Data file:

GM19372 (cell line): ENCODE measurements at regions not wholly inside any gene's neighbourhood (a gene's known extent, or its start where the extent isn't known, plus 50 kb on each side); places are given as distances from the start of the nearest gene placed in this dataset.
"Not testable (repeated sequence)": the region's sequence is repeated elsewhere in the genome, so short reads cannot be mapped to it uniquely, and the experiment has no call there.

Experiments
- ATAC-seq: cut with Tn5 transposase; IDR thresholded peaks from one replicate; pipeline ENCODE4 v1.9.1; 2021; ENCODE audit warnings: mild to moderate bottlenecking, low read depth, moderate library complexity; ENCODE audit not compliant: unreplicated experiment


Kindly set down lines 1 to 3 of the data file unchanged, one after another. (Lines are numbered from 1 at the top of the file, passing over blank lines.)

GM19372 (cell line): ENCODE measurements at regions not wholly inside any gene's neighbourhood (a gene's known extent, or its start where the extent isn't known, plus 50 kb on each side); places are given as distances from the start of the nearest gene placed in this dataset.
"Not testable (repeated sequence)": the region's sequence is repeated elsewhere in the genome, so short reads cannot be mapped to it uniquely, and the experiment has no call there.

Experiments